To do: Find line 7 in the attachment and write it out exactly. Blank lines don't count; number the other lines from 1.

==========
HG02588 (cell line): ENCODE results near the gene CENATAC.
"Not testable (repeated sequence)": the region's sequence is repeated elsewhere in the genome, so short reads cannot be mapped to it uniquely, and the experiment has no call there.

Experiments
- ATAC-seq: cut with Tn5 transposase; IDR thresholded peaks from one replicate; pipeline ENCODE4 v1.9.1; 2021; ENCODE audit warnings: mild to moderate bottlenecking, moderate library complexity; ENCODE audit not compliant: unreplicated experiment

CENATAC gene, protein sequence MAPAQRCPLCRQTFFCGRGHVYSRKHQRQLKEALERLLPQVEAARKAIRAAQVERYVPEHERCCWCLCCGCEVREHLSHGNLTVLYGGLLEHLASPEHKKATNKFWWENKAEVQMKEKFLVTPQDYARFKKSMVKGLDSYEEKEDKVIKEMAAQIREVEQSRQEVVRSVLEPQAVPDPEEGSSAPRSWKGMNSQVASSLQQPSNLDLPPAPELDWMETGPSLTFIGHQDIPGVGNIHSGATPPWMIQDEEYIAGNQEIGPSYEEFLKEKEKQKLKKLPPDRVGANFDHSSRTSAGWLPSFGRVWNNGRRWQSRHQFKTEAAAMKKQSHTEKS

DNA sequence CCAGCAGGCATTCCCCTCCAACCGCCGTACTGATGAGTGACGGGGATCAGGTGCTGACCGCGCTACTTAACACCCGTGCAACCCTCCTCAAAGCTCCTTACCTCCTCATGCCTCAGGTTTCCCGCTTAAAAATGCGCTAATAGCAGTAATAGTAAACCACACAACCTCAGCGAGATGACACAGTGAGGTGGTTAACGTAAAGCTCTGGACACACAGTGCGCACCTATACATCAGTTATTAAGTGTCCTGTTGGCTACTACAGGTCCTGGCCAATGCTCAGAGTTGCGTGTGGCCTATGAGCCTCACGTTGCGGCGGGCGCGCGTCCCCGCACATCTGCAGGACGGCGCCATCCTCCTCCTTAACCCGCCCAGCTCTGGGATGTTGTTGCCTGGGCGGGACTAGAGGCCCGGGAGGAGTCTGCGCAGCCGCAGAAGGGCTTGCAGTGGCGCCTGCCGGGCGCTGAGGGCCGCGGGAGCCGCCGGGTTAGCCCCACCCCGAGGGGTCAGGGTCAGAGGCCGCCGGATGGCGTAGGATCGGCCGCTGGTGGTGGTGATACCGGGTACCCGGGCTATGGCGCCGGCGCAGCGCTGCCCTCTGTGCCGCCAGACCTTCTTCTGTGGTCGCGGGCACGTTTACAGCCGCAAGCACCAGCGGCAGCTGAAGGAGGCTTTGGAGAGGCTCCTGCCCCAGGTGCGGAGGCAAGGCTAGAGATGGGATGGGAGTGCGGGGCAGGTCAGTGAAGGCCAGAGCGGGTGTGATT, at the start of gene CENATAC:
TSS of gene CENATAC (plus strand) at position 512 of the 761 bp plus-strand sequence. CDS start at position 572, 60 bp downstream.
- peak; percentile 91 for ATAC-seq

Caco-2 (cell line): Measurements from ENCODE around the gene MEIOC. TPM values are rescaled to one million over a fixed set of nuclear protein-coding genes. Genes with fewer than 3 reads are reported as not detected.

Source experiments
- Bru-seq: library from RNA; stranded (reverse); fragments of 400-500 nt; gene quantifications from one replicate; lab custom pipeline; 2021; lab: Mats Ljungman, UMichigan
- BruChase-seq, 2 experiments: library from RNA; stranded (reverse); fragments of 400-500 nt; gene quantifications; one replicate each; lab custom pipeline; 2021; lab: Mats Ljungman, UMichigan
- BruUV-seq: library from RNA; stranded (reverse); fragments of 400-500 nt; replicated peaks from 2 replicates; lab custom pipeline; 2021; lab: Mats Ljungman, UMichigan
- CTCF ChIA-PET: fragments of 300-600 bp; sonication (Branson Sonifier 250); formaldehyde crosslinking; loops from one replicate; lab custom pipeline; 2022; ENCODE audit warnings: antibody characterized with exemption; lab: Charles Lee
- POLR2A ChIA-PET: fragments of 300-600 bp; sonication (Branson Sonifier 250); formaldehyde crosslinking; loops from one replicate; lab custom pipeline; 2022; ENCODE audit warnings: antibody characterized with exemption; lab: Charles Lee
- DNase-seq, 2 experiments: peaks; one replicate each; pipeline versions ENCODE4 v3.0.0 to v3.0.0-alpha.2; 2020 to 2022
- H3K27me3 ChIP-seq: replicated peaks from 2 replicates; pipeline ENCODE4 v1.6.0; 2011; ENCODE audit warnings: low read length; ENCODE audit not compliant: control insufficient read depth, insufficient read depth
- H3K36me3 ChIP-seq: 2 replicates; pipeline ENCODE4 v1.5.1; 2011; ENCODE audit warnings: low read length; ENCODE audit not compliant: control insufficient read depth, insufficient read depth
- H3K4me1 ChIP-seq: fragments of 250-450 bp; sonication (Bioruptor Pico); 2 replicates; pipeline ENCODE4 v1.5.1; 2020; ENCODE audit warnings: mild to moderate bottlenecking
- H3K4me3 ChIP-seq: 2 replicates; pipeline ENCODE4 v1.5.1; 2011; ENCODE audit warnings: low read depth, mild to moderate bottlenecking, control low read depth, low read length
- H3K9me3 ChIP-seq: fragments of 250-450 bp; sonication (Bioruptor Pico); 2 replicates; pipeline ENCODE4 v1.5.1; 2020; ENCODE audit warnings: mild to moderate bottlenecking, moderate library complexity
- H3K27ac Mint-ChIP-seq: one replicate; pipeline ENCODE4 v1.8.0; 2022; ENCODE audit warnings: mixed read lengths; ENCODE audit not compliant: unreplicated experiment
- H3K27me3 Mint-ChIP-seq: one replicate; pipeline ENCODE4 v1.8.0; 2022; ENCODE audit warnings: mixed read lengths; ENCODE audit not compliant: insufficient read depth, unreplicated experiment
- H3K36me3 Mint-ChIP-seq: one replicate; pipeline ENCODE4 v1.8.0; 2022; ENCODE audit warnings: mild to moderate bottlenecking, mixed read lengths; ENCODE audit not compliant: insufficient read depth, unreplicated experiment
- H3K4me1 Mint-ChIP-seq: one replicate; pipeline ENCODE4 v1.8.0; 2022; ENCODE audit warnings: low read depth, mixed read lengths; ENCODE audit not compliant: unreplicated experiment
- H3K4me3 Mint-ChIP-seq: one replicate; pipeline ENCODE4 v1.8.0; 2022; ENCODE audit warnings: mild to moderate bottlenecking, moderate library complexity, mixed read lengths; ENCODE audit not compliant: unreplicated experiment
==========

TSS of gene CENATAC (plus strand) at position 512 of the 761 bp plus-strand sequence. CDS start at position 572, 60 bp downstream.